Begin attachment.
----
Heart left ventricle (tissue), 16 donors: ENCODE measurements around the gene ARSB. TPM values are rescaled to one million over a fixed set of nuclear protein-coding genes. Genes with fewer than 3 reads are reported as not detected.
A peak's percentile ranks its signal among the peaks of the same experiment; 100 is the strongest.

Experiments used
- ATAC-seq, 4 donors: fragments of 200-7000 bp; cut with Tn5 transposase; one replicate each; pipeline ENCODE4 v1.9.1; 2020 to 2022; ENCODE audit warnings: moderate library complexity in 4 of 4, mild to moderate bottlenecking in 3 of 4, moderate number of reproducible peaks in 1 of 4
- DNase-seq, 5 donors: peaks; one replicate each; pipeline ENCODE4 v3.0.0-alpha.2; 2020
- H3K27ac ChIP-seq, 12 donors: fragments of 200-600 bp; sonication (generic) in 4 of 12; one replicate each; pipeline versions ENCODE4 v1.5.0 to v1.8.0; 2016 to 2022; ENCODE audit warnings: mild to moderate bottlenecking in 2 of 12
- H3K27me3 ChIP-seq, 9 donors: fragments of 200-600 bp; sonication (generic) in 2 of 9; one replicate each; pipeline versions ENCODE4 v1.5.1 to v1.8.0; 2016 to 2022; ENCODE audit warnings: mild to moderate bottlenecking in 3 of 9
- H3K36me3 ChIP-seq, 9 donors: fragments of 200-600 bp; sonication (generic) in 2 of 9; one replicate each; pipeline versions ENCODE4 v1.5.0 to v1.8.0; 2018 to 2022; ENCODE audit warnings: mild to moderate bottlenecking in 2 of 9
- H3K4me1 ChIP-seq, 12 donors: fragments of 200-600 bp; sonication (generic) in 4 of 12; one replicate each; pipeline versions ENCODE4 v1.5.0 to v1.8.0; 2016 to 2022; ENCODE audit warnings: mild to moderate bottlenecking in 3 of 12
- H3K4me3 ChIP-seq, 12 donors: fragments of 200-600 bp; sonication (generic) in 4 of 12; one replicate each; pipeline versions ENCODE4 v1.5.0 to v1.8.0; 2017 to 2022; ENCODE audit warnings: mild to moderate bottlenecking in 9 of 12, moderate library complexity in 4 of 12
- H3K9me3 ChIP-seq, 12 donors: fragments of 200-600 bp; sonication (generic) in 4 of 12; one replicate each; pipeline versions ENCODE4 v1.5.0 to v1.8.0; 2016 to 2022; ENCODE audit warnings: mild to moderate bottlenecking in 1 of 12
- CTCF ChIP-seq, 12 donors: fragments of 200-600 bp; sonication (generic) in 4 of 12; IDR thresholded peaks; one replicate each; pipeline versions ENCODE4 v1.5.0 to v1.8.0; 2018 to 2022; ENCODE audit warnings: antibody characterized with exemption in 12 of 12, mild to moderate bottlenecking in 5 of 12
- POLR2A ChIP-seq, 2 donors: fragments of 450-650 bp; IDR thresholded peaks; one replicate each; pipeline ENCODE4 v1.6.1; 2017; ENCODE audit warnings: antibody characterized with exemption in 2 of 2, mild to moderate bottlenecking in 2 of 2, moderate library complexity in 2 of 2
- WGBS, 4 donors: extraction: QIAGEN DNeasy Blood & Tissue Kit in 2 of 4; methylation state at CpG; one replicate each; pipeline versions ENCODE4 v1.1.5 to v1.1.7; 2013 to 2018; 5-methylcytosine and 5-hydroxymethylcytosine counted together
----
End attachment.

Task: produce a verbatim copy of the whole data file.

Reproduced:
Heart left ventricle (tissue), 16 donors: ENCODE measurements around the gene ARSB. TPM values are rescaled to one million over a fixed set of nuclear protein-coding genes. Genes with fewer than 3 reads are reported as not detected.
A peak's percentile ranks its signal among the peaks of the same experiment; 100 is the strongest.

Experiments used
- ATAC-seq, 4 donors: fragments of 200-7000 bp; cut with Tn5 transposase; one replicate each; pipeline ENCODE4 v1.9.1; 2020 to 2022; ENCODE audit warnings: moderate library complexity in 4 of 4, mild to moderate bottlenecking in 3 of 4, moderate number of reproducible peaks in 1 of 4
- DNase-seq, 5 donors: peaks; one replicate each; pipeline ENCODE4 v3.0.0-alpha.2; 2020
- H3K27ac ChIP-seq, 12 donors: fragments of 200-600 bp; sonication (generic) in 4 of 12; one replicate each; pipeline versions ENCODE4 v1.5.0 to v1.8.0; 2016 to 2022; ENCODE audit warnings: mild to moderate bottlenecking in 2 of 12
- H3K27me3 ChIP-seq, 9 donors: fragments of 200-600 bp; sonication (generic) in 2 of 9; one replicate each; pipeline versions ENCODE4 v1.5.1 to v1.8.0; 2016 to 2022; ENCODE audit warnings: mild to moderate bottlenecking in 3 of 9
- H3K36me3 ChIP-seq, 9 donors: fragments of 200-600 bp; sonication (generic) in 2 of 9; one replicate each; pipeline versions ENCODE4 v1.5.0 to v1.8.0; 2018 to 2022; ENCODE audit warnings: mild to moderate bottlenecking in 2 of 9
- H3K4me1 ChIP-seq, 12 donors: fragments of 200-600 bp; sonication (generic) in 4 of 12; one replicate each; pipeline versions ENCODE4 v1.5.0 to v1.8.0; 2016 to 2022; ENCODE audit warnings: mild to moderate bottlenecking in 3 of 12
- H3K4me3 ChIP-seq, 12 donors: fragments of 200-600 bp; sonication (generic) in 4 of 12; one replicate each; pipeline versions ENCODE4 v1.5.0 to v1.8.0; 2017 to 2022; ENCODE audit warnings: mild to moderate bottlenecking in 9 of 12, moderate library complexity in 4 of 12
- H3K9me3 ChIP-seq, 12 donors: fragments of 200-600 bp; sonication (generic) in 4 of 12; one replicate each; pipeline versions ENCODE4 v1.5.0 to v1.8.0; 2016 to 2022; ENCODE audit warnings: mild to moderate bottlenecking in 1 of 12
- CTCF ChIP-seq, 12 donors: fragments of 200-600 bp; sonication (generic) in 4 of 12; IDR thresholded peaks; one replicate each; pipeline versions ENCODE4 v1.5.0 to v1.8.0; 2018 to 2022; ENCODE audit warnings: antibody characterized with exemption in 12 of 12, mild to moderate bottlenecking in 5 of 12
- POLR2A ChIP-seq, 2 donors: fragments of 450-650 bp; IDR thresholded peaks; one replicate each; pipeline ENCODE4 v1.6.1; 2017; ENCODE audit warnings: antibody characterized with exemption in 2 of 2, mild to moderate bottlenecking in 2 of 2, moderate library complexity in 2 of 2
- WGBS, 4 donors: extraction: QIAGEN DNeasy Blood & Tissue Kit in 2 of 4; methylation state at CpG; one replicate each; pipeline versions ENCODE4 v1.1.5 to v1.1.7; 2013 to 2018; 5-methylcytosine and 5-hydroxymethylcytosine counted together